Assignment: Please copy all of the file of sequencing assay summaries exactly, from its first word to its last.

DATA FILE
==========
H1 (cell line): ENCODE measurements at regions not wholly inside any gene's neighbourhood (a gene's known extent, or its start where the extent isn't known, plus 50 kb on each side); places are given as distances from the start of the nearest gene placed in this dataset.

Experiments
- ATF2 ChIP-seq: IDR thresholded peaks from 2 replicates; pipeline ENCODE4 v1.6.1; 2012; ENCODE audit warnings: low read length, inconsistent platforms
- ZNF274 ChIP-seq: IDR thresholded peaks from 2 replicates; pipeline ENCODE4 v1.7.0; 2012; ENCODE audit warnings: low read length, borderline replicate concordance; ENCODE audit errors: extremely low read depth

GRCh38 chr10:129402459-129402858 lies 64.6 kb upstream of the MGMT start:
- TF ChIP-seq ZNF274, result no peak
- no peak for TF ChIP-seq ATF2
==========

H1 (cell line): ENCODE measurements at regions not wholly inside any gene's neighbourhood (a gene's known extent, or its start where the extent isn't known, plus 50 kb on each side); places are given as distances from the start of the nearest gene placed in this dataset.

Experiments
- ATF2 ChIP-seq: IDR thresholded peaks from 2 replicates; pipeline ENCODE4 v1.6.1; 2012; ENCODE audit warnings: low read length, inconsistent platforms
- ZNF274 ChIP-seq: IDR thresholded peaks from 2 replicates; pipeline ENCODE4 v1.7.0; 2012; ENCODE audit warnings: low read length, borderline replicate concordance; ENCODE audit errors: extremely low read depth

GRCh38 chr10:129402459-129402858 lies 64.6 kb upstream of the MGMT start:
- TF ChIP-seq ZNF274, result no peak
- no peak for TF ChIP-seq ATF2